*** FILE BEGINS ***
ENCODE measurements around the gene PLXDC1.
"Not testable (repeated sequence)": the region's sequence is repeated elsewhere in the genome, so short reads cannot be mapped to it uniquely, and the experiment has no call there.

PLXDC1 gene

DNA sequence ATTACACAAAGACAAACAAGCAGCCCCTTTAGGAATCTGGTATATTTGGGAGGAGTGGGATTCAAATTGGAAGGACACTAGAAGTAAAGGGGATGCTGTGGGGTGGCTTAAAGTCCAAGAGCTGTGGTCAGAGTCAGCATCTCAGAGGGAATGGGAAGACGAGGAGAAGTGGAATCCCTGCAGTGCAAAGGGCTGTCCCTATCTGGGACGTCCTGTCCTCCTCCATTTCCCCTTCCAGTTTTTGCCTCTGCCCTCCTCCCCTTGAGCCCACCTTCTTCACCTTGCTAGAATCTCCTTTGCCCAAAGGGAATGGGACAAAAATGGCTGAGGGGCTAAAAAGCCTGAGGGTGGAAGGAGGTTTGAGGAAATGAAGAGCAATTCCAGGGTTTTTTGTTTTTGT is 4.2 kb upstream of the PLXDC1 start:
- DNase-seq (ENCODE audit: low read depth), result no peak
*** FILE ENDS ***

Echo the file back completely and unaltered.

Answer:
ENCODE measurements around the gene PLXDC1.
"Not testable (repeated sequence)": the region's sequence is repeated elsewhere in the genome, so short reads cannot be mapped to it uniquely, and the experiment has no call there.

PLXDC1 gene

DNA sequence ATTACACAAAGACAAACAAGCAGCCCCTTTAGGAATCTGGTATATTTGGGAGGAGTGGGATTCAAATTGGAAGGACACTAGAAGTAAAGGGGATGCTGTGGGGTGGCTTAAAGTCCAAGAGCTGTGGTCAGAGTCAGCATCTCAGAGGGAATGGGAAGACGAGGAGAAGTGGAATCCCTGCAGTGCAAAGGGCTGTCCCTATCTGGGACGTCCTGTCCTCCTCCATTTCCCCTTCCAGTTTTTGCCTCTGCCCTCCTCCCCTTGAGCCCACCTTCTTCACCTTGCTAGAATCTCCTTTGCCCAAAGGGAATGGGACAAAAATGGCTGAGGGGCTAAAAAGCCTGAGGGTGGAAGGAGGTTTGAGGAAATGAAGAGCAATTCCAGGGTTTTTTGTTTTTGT is 4.2 kb upstream of the PLXDC1 start:
- DNase-seq (ENCODE audit: low read depth), result no peak